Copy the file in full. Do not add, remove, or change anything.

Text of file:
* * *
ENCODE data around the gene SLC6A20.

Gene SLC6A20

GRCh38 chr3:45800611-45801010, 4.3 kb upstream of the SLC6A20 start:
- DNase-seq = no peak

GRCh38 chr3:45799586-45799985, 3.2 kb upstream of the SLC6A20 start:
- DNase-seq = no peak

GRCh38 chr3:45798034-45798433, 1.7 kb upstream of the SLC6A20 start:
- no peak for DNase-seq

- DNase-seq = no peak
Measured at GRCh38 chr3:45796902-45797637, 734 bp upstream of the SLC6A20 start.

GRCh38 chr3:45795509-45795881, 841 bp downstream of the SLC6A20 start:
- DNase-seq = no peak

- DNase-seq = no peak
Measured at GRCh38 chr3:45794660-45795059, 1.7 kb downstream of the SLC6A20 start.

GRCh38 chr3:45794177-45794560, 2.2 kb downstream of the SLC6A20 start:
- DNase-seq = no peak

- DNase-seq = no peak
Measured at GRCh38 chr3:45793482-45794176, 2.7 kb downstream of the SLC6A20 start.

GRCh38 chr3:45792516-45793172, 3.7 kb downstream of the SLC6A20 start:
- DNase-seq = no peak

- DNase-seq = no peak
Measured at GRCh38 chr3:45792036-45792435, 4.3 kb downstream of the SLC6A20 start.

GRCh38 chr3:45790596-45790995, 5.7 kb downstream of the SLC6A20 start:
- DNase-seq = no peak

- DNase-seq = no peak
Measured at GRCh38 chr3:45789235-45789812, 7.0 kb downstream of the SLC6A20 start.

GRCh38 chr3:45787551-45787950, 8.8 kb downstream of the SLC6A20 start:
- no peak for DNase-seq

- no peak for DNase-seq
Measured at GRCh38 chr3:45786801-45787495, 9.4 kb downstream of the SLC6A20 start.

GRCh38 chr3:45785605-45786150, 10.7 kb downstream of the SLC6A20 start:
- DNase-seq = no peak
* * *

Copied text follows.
ENCODE data around the gene SLC6A20.

Gene SLC6A20

GRCh38 chr3:45800611-45801010, 4.3 kb upstream of the SLC6A20 start:
- DNase-seq = no peak

GRCh38 chr3:45799586-45799985, 3.2 kb upstream of the SLC6A20 start:
- DNase-seq = no peak

GRCh38 chr3:45798034-45798433, 1.7 kb upstream of the SLC6A20 start:
- no peak for DNase-seq

- DNase-seq = no peak
Measured at GRCh38 chr3:45796902-45797637, 734 bp upstream of the SLC6A20 start.

GRCh38 chr3:45795509-45795881, 841 bp downstream of the SLC6A20 start:
- DNase-seq = no peak

- DNase-seq = no peak
Measured at GRCh38 chr3:45794660-45795059, 1.7 kb downstream of the SLC6A20 start.

GRCh38 chr3:45794177-45794560, 2.2 kb downstream of the SLC6A20 start:
- DNase-seq = no peak

- DNase-seq = no peak
Measured at GRCh38 chr3:45793482-45794176, 2.7 kb downstream of the SLC6A20 start.

GRCh38 chr3:45792516-45793172, 3.7 kb downstream of the SLC6A20 start:
- DNase-seq = no peak

- DNase-seq = no peak
Measured at GRCh38 chr3:45792036-45792435, 4.3 kb downstream of the SLC6A20 start.

GRCh38 chr3:45790596-45790995, 5.7 kb downstream of the SLC6A20 start:
- DNase-seq = no peak

- DNase-seq = no peak
Measured at GRCh38 chr3:45789235-45789812, 7.0 kb downstream of the SLC6A20 start.

GRCh38 chr3:45787551-45787950, 8.8 kb downstream of the SLC6A20 start:
- no peak for DNase-seq

- no peak for DNase-seq
Measured at GRCh38 chr3:45786801-45787495, 9.4 kb downstream of the SLC6A20 start.

GRCh38 chr3:45785605-45786150, 10.7 kb downstream of the SLC6A20 start:
- DNase-seq = no peak